Born on Dec. 24, 1888 in Budapest, Hungary, Curtiz was raised in a moderately middle class home by his architect father and his opera singer mother. After making his stage debut as a child in one of his mother’s operas, Curtiz ran away from home at 17 to join the circus, where he performed as a juggler, acrobat and mime. He later attended Markoszy University and the Royal Academy of Theater and Art in Budapest. After completing his studies, he joined the Hungarian National Theatre, where he eventually worked as an actor and director. In 1913, he spent six months working on his craft in Denmark, where he was the assistant director on August Blom’s “Atlantis” (1913), before returning to Hungary to briefly serve in the army during World War I. He went back to filmmaking in 1915 and left Hungary four years later after the industry became nationalized, eventually settling in Vienna. There he directed a number of movies for Sascha Films, including the biblical “Sodom und Gomorrha” (1922) and “Moon of Israel” (1924). He also made “Red Heels” (1925) and “The Golden Butterfly” (1926) before catching the attention of Warner Bros. studio head, Jack Warner, who brought Curtiz over to the United States.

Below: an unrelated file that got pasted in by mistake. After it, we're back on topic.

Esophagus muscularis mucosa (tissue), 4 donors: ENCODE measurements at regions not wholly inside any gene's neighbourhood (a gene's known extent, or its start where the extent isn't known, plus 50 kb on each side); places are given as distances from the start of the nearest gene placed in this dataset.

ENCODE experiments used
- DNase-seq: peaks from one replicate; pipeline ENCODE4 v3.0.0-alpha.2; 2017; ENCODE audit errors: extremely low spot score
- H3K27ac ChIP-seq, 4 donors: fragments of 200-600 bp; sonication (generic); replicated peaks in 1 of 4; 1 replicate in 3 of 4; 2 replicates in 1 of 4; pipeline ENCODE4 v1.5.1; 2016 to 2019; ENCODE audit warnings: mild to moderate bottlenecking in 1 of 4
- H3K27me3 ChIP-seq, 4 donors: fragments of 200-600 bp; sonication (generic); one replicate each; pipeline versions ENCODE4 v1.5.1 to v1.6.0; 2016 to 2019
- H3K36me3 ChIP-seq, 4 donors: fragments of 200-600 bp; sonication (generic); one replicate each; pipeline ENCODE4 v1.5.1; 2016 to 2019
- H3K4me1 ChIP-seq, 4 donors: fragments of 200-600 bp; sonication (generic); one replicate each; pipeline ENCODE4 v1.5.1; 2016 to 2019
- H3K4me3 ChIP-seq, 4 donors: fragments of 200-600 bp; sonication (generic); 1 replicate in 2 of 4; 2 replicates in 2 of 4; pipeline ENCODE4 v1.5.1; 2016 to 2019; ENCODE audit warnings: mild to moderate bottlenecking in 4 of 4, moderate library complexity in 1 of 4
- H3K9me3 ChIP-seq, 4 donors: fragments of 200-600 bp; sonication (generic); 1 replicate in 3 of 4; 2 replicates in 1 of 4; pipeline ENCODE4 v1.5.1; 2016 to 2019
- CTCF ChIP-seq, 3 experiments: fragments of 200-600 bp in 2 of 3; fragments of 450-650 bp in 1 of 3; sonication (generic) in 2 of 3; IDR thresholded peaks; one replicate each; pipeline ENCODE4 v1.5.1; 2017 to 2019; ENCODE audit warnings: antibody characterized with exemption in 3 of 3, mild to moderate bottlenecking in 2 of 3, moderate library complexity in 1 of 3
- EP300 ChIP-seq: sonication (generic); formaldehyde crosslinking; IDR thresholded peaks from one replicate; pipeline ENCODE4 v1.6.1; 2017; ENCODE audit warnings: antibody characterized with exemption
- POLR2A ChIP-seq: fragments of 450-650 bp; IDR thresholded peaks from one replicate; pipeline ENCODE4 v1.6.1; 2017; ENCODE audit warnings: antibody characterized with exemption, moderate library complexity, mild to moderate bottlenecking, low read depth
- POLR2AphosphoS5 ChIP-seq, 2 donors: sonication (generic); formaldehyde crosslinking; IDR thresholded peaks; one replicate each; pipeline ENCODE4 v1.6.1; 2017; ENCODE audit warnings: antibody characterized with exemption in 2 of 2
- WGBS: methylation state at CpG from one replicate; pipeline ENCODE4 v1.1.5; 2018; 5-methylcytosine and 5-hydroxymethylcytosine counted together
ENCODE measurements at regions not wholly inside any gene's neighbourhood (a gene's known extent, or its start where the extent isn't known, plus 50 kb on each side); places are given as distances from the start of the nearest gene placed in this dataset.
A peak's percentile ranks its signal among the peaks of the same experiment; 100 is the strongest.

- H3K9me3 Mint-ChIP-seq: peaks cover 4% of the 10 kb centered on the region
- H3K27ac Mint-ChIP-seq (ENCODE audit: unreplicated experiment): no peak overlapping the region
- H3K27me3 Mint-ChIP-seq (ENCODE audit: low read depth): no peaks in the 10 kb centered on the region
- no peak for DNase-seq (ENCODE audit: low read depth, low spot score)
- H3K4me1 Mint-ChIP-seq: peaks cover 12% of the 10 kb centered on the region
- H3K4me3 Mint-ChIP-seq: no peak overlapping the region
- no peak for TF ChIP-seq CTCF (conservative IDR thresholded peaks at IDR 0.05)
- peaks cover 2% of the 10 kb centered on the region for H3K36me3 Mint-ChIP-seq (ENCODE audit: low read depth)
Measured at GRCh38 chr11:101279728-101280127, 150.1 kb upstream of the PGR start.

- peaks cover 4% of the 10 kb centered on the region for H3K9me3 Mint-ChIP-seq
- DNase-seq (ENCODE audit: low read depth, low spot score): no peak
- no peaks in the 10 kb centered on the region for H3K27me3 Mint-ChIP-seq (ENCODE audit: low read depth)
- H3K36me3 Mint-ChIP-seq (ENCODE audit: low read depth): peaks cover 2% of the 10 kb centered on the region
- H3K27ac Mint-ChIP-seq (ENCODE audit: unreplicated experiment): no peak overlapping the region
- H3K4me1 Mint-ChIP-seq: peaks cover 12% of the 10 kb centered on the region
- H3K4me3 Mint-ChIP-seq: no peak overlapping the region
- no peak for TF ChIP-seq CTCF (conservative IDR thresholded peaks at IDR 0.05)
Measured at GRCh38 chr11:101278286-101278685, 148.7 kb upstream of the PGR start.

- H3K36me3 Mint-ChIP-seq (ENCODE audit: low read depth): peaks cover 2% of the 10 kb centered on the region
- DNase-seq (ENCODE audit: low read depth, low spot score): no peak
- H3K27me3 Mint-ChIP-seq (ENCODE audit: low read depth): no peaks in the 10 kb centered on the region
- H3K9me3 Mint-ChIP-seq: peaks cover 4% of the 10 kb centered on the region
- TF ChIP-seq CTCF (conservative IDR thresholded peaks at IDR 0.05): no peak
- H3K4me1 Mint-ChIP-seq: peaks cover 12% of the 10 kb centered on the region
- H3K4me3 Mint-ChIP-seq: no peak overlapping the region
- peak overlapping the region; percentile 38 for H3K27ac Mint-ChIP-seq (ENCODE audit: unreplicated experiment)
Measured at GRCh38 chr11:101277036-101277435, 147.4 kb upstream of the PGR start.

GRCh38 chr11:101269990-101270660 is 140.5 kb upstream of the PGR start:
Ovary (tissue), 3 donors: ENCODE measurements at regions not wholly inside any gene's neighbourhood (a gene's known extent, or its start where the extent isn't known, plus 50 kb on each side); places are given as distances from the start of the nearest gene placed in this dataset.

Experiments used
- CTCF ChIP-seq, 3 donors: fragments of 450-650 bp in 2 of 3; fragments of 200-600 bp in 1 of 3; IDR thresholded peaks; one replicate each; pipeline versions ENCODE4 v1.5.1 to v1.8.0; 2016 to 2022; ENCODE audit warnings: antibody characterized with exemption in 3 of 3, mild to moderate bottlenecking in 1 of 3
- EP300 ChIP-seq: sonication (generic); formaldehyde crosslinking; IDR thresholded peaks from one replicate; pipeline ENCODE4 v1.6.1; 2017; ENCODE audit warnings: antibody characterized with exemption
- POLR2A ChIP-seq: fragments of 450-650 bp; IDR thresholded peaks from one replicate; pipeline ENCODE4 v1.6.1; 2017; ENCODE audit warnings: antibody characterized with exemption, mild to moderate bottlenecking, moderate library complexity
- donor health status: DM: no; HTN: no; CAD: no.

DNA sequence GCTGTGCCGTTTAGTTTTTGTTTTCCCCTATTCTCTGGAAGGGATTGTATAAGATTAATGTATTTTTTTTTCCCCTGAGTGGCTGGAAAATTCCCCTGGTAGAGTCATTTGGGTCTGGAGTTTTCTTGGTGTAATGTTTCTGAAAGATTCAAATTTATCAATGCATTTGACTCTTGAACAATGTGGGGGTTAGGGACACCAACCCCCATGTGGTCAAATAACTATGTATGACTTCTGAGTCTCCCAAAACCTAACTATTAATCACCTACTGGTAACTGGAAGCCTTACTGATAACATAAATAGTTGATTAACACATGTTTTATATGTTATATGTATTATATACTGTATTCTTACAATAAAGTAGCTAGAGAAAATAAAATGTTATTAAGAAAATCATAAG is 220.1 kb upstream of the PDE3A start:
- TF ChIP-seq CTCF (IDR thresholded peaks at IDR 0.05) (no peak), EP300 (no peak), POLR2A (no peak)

Curtiz’s first U.S. film, “The Third Degree” (1926), was a romantic drama that revealed a mastery of the moving camera in its flashy expressionistic sequences, at one point presenting the action from the perspective of a lethal bullet. It also marked the first of eight collaborations with Dolores Costello, one of the studio’s few established female stars. Warner Bros. thrust Curtiz into its attempts at sound innovation, and two part-talkies “Tenderloin” (1927) and “Noah’s Ark” (1928), both starring Costello, achieved considerable popularity and garnered millions at the box office. “Noah’s Ark” was also notable for having John Wayne cast as an extra during the flood scene. In 1930, Curtiz directed no less than six Warner talkies, but the studio’s attempt to partially introduce color that year in the director’s commercially successful Al Jolson vehicle, “Mammy,” fell short of expectations. As Warner Bros. became the fastest-growing studio in Hollywood, so too did the director’s fortunes. With “The Cabin in the Cotton” (1932), Curtiz helped deliver the first of Bette Davis’ malicious Southern belles, while “20,000 Years in Sing Sing” (1933) presented her in a more sympathetic light as the girlfriend of noble Spencer Tracy, who sacrifices his life for the murder she committed.